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Master Challenge #1

I recently acquired a copy of the much acclaimed and long out of print The Best Move by GMs Hort and Jansa. The book presents the readers with 230 test positions to solve. These positions are utterly unlike those in the countless other problem books that are available. There may be a winning combination, a forced mate, an effective positional move, or the reader may have to reject a tempting but flawed continuation. They are simply complex, interesting positions that the reader is asked to delve into.

I have long been wanting to see more of such problems. To that end, I have decided to put together a regular set of such problems. I am calling these problems the Master Challenge. These problems may be tactical or positional, simple or deep. There is some "solution" or insight that is sought in each problem, but there is no guarantee that there is a winning move or even an absolute best move.

Some of these positions may be challenging for masters and better, some are quite a bit simpler. In any case, I believe there may be rewards for most players in thinking about the positions and trying to evaluate the position and identify some of the key ideas at play in the position. There should also be value to all players in playing through the solutions, but I encourage you to at least try to solve the problems before revealing the solution. Several of these are taken from my own games, simply because they are games that I know a bit more deeply.

For each problem, I have awarded a total of 5 points for various insights. These are simply to identify the most important insights in the position. Best of luck!



Problem 1: Is there a way to break through here? (Click to reveal the game continuation once you believe you understand the position.)



Problem 2: How can Black progress? (Click to reveal the game continuation once you have identified your first move.)




Problem 3: What is the correct evaluation of this position? Is Black winning, drawing, or losing? Prove it with a variation.


Problem 4: What is the correct evaluation? Prove it with a variation.



Problem 5: How should White continue? What is the correct evaluation with best play? (Click to reveal the game continuation after you have identified White's continuation.)



I offer private lessons - see http://www.chess.com/coach/sam-copeland for details! For interested students, I offer one FREE annotated game.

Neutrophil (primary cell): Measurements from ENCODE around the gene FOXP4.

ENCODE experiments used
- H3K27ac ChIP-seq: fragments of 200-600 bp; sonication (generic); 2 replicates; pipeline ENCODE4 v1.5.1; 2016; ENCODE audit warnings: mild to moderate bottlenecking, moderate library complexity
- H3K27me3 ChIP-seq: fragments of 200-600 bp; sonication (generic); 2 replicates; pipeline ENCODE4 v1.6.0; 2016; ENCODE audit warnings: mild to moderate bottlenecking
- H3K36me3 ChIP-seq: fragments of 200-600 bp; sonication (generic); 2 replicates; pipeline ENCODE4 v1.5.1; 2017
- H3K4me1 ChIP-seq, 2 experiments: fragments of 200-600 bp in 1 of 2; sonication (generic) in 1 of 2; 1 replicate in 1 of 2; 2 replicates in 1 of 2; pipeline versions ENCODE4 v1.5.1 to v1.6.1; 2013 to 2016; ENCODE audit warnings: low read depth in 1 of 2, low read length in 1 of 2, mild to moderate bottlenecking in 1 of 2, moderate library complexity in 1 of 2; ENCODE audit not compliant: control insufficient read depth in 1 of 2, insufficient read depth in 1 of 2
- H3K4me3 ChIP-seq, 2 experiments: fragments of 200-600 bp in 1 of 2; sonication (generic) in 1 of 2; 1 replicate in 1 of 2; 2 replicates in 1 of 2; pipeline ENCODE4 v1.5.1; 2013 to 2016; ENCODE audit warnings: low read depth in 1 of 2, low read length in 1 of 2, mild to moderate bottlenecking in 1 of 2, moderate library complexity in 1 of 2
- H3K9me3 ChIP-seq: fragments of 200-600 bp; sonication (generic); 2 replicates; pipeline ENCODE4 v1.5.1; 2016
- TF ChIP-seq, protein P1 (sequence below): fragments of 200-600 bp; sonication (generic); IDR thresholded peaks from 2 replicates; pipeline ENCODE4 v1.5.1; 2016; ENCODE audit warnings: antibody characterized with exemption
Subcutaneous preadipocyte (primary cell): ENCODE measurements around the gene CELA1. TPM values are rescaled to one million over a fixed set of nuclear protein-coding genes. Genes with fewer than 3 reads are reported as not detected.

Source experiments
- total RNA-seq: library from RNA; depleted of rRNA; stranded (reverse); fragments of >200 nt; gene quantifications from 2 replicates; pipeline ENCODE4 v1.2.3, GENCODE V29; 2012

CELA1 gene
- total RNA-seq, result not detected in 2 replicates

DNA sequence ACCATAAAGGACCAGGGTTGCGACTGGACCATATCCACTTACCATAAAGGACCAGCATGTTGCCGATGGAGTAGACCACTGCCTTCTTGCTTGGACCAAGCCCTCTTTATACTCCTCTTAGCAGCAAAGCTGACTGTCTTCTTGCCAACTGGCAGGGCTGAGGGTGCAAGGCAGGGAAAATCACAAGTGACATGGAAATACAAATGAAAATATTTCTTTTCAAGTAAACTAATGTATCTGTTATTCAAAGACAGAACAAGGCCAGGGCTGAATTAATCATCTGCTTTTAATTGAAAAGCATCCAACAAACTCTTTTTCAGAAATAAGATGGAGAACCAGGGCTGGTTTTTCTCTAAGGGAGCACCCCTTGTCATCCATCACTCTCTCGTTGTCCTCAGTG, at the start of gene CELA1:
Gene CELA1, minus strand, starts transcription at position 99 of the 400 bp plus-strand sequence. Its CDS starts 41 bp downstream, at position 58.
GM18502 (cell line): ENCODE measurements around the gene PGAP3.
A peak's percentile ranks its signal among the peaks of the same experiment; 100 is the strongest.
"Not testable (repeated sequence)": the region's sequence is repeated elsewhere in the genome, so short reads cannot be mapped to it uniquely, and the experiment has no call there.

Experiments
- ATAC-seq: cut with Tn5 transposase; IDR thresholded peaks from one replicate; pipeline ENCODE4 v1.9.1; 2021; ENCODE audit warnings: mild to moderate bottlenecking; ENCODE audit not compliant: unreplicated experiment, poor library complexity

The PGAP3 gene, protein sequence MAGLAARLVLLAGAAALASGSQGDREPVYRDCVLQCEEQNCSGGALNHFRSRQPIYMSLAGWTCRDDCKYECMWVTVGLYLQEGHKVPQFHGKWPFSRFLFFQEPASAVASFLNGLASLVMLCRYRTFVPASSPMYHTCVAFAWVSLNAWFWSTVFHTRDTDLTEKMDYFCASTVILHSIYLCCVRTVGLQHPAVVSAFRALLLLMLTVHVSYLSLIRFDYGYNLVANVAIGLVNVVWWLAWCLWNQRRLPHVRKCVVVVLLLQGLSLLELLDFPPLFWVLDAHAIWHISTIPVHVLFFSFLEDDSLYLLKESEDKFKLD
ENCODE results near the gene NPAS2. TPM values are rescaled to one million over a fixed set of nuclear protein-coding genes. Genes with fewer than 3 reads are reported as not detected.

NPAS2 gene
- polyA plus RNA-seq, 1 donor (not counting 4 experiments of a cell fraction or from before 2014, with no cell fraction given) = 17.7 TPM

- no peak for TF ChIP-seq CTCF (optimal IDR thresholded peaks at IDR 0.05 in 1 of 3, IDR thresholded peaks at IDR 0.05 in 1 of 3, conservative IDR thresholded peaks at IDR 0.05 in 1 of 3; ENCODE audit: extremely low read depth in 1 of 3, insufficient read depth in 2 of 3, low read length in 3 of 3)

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Comments


  • 5 months ago

    Elubas

    Puzzle 4 is very subtle. Admittedly I did go for ...Qxe1+ on my first try; I found the solution on the 2nd. You just really don't expect that given a free move white can't do anything!

  • 8 months ago

    ChessMN16

    Thanks. Cute puzzles.

  • 8 months ago

    boristhecat

    Great job. Good concept for teaching.

  • 8 months ago

    NM SamCopeland

    @nelsnelsonelson, interesting. Thanks for the suggestion. I will try to get hold of a copy and give it a look see. While I haven't read this, I have very much enjoyed other works by Alburt; I think Pirc Alert is one of the greatest opening books written. I should also mention Practical Chess Exercises by Ray Cheng. It is also based on the notion that a problem should replicate the game situation so there are no prompts and the problems can be of any type. I can certainly recommend Practical Chess Exercises for those looking for such problems, but I think the problems may be best suited for players in the vicinity of B class - give or take a class. Also, while the problems are very practical, they aren't as beautiful as those in many other problem collections.

  • 8 months ago

    nelsnelsonelson

    I recently picked up a copy of Lev Alburt's 300 Most Important Positions and I think it roughly falls into the category of what's discussed here.

    It contains a fair number of standard combinations and mates but there are also positions that involve avoiding a tempting-looking trap, saving a "lost cause", or even just trying to trade down to a winning endgame.

  • 8 months ago

    superchessplayerok3

    Nice!

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